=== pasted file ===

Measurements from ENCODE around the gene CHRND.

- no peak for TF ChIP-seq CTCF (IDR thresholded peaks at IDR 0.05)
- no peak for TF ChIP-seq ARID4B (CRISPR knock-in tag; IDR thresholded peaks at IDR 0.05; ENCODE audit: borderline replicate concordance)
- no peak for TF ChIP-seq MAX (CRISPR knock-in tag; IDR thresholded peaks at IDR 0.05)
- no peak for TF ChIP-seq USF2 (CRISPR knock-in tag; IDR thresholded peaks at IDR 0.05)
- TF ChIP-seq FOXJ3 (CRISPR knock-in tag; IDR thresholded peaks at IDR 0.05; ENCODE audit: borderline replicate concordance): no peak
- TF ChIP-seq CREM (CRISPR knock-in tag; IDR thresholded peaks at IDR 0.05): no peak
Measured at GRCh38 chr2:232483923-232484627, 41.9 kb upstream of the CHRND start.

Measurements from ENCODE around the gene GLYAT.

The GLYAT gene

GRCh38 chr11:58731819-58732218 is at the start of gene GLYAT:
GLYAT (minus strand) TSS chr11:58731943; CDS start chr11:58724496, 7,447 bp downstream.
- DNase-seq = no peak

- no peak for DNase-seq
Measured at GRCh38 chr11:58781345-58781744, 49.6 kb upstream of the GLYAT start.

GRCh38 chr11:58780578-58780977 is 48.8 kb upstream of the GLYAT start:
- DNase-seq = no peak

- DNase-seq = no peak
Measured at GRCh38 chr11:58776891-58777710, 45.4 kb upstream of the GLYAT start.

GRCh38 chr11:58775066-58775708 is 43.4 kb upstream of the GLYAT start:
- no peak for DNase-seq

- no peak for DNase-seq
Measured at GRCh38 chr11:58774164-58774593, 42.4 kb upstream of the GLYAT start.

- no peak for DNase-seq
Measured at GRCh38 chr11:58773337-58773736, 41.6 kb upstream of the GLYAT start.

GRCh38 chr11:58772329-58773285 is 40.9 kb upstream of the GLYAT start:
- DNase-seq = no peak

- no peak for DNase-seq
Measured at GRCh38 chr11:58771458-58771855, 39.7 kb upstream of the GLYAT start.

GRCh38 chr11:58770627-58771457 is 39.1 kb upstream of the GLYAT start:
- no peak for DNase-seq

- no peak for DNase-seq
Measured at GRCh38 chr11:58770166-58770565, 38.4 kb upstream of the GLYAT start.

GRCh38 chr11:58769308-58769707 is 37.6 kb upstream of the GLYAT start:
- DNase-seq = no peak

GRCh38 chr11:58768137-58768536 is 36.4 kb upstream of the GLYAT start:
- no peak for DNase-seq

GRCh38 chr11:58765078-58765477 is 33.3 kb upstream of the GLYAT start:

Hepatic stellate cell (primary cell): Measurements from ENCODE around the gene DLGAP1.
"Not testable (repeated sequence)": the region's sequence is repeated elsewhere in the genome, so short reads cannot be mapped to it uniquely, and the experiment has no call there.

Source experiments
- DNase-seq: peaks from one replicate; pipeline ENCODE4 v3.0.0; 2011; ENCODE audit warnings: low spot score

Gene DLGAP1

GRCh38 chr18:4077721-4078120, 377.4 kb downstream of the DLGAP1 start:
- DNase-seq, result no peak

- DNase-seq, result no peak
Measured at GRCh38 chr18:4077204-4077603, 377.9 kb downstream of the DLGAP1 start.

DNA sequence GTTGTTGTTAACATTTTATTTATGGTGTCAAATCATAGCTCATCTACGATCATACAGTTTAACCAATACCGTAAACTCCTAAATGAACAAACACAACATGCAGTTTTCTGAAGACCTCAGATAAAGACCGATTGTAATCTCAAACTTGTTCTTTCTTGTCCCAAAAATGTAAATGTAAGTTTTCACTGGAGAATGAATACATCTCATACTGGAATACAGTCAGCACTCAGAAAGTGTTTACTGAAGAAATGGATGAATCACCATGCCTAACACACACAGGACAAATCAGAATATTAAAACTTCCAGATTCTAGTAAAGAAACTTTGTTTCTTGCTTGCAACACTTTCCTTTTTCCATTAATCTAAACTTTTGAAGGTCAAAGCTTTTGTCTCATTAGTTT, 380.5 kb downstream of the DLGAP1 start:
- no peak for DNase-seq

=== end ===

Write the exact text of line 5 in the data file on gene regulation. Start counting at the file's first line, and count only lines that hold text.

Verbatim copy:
- no peak for TF ChIP-seq USF2 (CRISPR knock-in tag; IDR thresholded peaks at IDR 0.05)